Subharmonic solutions for a class of second-order impulsive Lagrangian systems with damped term
© Zhang; licensee Springer. 2013
Received: 16 July 2013
Accepted: 27 August 2013
Published: 7 November 2013
In this paper, by using the mountain pass theorem, we investigate the existence of subharmonic weak solutions for a class of second-order impulsive Lagrangian systems with damped term under asymptotically quadratic conditions. Some new existence criteria are established. Finally, an example is presented to verify our results.
MSC:37J45, 34C25, 70H05.
1 Introduction and main results
- (A)is measurable in t for every and continuously differentiable in x for a.e. , and there exist and with such that
for all and a.e. .
where satisfies , and the existence and multiplicity of periodic solutions, subharmonic solutions and homoclinic solutions are obtained via variational methods. We refer readers to [1–14]. Especially, in 2010, under the asymptotically quadratic conditions, Tang and Jiang  obtained the following interesting result.
Theorem A (see , Theorem 1.1)
and are T-periodic in their first variable with , and that K and W satisfy the following assumptions:
(H2) for ;
(H3) uniformly for ;
Then system (1.2) has a nontrivial T-periodic solution.
In recent years, variational methods have been applied to study the existence and multiplicity of solutions for impulsive differential equations and lots of interesting results have been obtained, see [15–20].
In , Nieto and O’Regan considered a one-dimensional Dirichlet boundary value problem with impulses. They obtained that the solutions of the impulsive problem minimize some (energy) functional and the critical points of the functional are indeed solutions of the impulsive problem.
By using the least action principle and the saddle point theorem, they obtained some existence results of solutions under sublinear condition and some reasonable conditions. In , system (1.5) with , where , was also investigated. By using variational methods, the authors obtained that system (1.5) has at least three weak solutions. In , the authors investigated system (1.5) with . They obtained that system (1.5) has infinitely many solutions under the assumptions that nonlinear term is superquadratic, asymptotically quadratic and subquadratic, respectively.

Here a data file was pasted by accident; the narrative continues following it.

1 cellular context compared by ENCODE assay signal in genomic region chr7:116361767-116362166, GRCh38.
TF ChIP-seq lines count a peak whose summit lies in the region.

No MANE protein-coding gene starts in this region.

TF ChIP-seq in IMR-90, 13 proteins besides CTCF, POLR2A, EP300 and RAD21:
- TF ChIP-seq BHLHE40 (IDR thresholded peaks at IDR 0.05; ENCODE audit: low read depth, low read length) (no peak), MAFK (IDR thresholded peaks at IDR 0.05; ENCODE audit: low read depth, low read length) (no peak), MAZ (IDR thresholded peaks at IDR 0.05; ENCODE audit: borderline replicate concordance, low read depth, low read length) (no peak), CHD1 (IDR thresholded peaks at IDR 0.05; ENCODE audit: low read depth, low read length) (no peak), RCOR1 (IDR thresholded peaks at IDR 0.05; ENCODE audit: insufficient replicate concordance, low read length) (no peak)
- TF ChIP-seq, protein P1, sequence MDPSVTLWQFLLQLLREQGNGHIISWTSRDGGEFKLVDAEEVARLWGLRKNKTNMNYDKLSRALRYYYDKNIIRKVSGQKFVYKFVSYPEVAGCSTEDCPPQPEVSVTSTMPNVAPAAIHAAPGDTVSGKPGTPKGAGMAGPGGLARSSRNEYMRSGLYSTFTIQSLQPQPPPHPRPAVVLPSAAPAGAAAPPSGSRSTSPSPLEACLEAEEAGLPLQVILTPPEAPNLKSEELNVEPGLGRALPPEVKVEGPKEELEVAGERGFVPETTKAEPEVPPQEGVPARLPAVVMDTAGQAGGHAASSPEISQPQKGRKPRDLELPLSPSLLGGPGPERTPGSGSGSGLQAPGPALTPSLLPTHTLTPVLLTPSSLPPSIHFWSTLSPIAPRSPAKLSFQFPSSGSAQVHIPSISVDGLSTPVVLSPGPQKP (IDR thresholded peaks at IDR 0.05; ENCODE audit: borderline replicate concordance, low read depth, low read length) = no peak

By variational methods, under superquadratic or subquadratic conditions, we obtained that system (1.8) has infinitely many solutions. One can see more details of our results and more research background of system (1.8) in .
where , , , , , and if , while if .
In this paper, motivated by [10, 15, 16, 21, 28, 29] and , we focus on the existence of subharmonic weak solutions for system (1.1), which is of impulsive conditions, and we study the problem under asymptotically quadratic conditions. To the best of our knowledge, there are few papers that consider such a problem for system (1.1). We call a solution u subharmonic if u is kT-periodic for some .
- (P)There exists a constant such that the matrix satisfies
(K2) for all and a.e. ;
(W1) uniformly for a.e. ;
(I2) and for all ;
This paper is organized as follows. In Section 2, we present the definition of a subharmonic classical solution, a subharmonic weak solution and the variational structure for system (1.1) and make some preliminaries. In Section 3, we present our main theorems and their proofs. In Section 4, an example is given to verify our main theorems.
If , then may not hold, which leads to impulsive effects.
Definition 2.1 Assume that and the limits and () exist. If u satisfies system (1.1), then we say that u is a subharmonic classical solution of system (1.1).
Remark 2.1 In , impulsive effects may occur periodically in , . In order to obtain a sequence of distinct subharmonic weak solutions (see Theorem 3.2 below), different from , in Definition 2.1, we assume that the impulsive effects only occur in , , which belong to . In other words, u is absolutely continuous on ℝ and is absolutely continuous on . Moreover, note that . Then it is easy to see that .
Then system (2.2) is equivalent to system (1.1) and its solutions are the solutions of system (1.1).
holds for any .
Lemma 2.1 If is a subharmonic weak solution of system (1.1), then u is a subharmonic classical solution of system (1.1).
Hence, for every . This completes the proof. □
for . Obviously, if is a critical point of , i.e., , then is a subharmonic weak solution of system (1.1).
We will use the following mountain pass theorem to prove our results.
Lemma 2.2 (see )
There exist constants such that ;
- (iii)There exists such that , then ϕ possesses a critical value given by